“Governments urge us both to consume more and to conserve more. We must extract more fossil fuel from the ground, but burn less of it. We should reduce, reuse and recycle the stuff that enters our homes, and at the same time increase, discard and replace it. How else can the consumer economy grow? We should eat less meat to protect the living planet, and eat more meat to boost the farming industry. These policies are irreconcilable. The new analyses suggest that economic growth is the problem, regardless of whether the word sustainable is bolted to the front of it.
“It’s not just that we don’t address this contradiction; scarcely anyone dares even name it. It’s as if the issue is too big, too frightening to contemplate. We seem unable to face the fact that our utopia is also our dystopia; that production appears to be indistinguishable from destruction.” From: www.theguardian.com
GR: In Arizona, the government asks us to conserve water while, at the same time, the government invites more people and businesses to move here. Perhaps we should begin awarding huge cash prizes for promoting zero growth.
The worst climate crisis of the year is happening right now in Indonesia due to slash-and-burn deforestation that sends up as much carbon dioxide as the U.S. does. It’s all for the sake of palm oil.
Each day in Indonesia, forest fires release as much carbon dioxide as the entire United States. The fires have been burning since July, thanks to a combination of slash-and-burn land clearing, flammable peat soil, and El Nino. And the worst part is, although your and my consumption habits are largely to blame, there’s almost nothing we can do about it.
Palm oil companies are largely to blame for this crisis. The larger companies usually don’t set the fires, but (not unlike the chocolate industry) they often buy palm oil from smaller landholders, who do. This makes it very hard to assign blame (there are over 200,000 small landholders in Indonesia) and hold the larger firms accountable, and it means the direct culprits are often impoverished small farmers trying to make ends meet. From: www.thedailybeast.com.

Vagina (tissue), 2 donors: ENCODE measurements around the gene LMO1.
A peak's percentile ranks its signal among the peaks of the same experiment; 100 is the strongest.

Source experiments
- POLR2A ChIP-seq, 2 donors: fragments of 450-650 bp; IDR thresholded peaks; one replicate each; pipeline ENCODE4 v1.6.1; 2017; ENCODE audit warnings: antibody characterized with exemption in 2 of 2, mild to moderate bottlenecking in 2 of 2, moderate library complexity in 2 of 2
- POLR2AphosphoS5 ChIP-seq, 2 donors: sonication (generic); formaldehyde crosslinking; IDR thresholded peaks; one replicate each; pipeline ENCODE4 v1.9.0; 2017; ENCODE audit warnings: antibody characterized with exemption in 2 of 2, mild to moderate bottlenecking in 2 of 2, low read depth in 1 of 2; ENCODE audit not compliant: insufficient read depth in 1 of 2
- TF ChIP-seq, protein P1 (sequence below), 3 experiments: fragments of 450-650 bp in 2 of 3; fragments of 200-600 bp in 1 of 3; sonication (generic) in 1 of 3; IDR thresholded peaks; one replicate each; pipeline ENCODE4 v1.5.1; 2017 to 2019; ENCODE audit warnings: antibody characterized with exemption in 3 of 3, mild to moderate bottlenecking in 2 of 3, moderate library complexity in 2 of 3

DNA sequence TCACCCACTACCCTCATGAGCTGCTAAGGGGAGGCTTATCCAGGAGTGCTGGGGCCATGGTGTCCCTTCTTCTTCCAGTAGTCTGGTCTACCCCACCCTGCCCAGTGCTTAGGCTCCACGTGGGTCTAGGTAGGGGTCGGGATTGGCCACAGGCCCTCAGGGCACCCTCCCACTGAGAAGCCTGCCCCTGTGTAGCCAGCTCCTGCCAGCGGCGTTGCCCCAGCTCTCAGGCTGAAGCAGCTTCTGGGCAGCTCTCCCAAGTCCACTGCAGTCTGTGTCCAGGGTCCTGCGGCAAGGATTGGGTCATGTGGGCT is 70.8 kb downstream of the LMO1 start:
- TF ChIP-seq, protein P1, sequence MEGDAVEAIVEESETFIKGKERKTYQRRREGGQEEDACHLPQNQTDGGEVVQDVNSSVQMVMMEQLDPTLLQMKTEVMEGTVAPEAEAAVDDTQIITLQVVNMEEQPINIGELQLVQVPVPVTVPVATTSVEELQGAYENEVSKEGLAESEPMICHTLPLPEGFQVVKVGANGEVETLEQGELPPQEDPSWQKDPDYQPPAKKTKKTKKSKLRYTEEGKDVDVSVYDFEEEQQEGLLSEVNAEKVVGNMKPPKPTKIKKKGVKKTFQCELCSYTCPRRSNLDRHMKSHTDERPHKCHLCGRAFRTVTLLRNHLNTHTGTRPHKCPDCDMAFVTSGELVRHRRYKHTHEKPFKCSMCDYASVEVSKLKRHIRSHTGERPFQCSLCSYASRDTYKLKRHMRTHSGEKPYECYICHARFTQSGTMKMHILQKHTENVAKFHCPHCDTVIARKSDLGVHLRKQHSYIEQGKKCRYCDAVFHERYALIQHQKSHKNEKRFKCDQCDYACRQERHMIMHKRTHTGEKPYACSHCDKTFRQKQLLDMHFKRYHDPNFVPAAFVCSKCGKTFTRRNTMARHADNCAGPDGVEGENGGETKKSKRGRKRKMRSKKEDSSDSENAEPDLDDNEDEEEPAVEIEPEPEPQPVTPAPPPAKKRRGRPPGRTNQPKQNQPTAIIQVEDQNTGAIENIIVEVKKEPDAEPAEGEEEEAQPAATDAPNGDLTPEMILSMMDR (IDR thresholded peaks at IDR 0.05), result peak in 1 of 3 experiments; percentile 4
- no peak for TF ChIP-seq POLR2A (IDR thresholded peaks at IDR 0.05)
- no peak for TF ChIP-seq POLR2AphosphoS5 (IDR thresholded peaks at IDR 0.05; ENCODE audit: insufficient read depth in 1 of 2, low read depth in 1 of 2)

GR: The market for palm oil is huge and it’s growing. The only way that deforestation will stop is for demand to decline. The major distributors might volunteer to buy and sell less and we might volunteer to use less. However, the most effective means to cut demand is for us to begin reducing our population and our need for food and fiber taken from the land.
It’s hard to have faith in voluntary programs. Cargill and the other major commodities distributors would have to accept zero growth, and we consumers would have to be educated and given alternatives. Our traditional growth and development models do not support either action.
Analysts say the DRC, one of the world’s poorest countries, has more credible plans to cut greenhouse gas emissions from forestry than several more developed states.
LONDON, 16 November, 2015 – An African country whose people are among the poorest on Earth has won plaudits from US scientists for its clear and detailed plans to reduce climate-warming emissions from its forests and farms.
The strategy of the Democratic Republic of the Congo (DRC) – rated next to bottom of the 187 countries on the UN’s Human Development Index in 2013 – is described as “robust” by the US-based Union of Concerned Scientists (UCS).
They also rate it as better than those produced by three other more prosperous countries struggling to combat deforestation − Brazil, India and Indonesia. From: climatenewsnetwork.net
GR: The targets aren’t that far in the future. Meeting them will put pressure on the standard growth model that is followed by the great majority of the world’s businesses. It is essential that energy and resource commodity corporations move toward zero-growth. Eventually, they will have to shrink. Voluntary downsizing now, rather than later when conditions force it to happen, would help preserve some of the planet’s ecosystems.
With Indonesia burning, are corporations failing in their “no deforestation” pledges? From: www.greenbiz.com
GR: This story is long and empty. Deforestation is required for Cargill and other major commodities corporations to keep growing. There is no indication that any of them have committed at all to zero-growth, the policy that is necessary if Earth ecosystems are to withstand the human onslaught.